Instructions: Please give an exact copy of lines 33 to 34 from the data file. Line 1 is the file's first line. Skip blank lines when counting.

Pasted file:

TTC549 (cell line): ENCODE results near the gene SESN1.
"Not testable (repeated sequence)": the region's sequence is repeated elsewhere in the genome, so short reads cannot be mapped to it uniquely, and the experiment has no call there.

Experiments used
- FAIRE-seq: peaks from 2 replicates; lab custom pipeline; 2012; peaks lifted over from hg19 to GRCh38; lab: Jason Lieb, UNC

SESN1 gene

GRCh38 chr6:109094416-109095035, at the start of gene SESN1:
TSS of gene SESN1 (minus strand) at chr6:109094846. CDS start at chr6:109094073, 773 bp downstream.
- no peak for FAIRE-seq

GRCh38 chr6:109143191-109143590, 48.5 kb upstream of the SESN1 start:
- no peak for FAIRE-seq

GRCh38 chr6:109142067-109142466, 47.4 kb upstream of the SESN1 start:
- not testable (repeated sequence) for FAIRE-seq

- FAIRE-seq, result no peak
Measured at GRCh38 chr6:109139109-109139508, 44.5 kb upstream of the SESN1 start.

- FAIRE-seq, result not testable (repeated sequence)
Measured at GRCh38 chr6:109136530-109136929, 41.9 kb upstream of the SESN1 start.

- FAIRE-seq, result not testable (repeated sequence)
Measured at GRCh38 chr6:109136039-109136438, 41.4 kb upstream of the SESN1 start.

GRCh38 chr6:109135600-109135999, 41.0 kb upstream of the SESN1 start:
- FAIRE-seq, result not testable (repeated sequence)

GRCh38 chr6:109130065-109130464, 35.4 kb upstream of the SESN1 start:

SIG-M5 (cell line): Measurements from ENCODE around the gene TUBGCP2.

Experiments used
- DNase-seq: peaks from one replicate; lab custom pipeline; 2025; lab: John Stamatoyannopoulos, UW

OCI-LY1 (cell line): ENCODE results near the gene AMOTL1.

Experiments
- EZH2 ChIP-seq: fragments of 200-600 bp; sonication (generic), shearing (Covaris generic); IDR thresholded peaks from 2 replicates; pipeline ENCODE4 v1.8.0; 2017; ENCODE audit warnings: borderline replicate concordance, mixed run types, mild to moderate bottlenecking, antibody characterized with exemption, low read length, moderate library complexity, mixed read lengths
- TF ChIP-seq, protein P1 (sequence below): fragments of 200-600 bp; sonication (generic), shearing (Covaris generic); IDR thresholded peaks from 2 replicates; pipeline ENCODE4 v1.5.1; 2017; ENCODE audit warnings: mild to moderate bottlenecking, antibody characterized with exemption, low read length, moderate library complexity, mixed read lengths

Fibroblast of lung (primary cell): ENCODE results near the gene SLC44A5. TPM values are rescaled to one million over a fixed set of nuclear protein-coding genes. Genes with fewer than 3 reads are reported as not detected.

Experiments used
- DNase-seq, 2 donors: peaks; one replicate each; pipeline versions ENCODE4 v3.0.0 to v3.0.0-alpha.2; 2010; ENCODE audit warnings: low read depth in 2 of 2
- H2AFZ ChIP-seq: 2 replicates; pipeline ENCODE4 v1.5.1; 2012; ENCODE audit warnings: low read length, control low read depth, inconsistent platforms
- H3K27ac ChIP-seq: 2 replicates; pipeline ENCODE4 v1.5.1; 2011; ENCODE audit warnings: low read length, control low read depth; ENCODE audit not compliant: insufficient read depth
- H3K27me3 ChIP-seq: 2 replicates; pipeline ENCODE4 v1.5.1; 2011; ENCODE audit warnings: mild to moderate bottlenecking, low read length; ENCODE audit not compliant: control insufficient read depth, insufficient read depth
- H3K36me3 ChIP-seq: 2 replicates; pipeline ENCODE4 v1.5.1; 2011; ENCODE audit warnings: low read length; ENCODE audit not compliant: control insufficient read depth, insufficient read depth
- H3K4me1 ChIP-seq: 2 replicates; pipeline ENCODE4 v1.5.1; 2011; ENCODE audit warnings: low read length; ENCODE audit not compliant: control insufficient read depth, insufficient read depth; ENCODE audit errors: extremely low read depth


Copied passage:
- H3K27ac ChIP-seq: 2 replicates; pipeline ENCODE4 v1.5.1; 2011; ENCODE audit warnings: low read length, control low read depth; ENCODE audit not compliant: insufficient read depth
- H3K27me3 ChIP-seq: 2 replicates; pipeline ENCODE4 v1.5.1; 2011; ENCODE audit warnings: mild to moderate bottlenecking, low read length; ENCODE audit not compliant: control insufficient read depth, insufficient read depth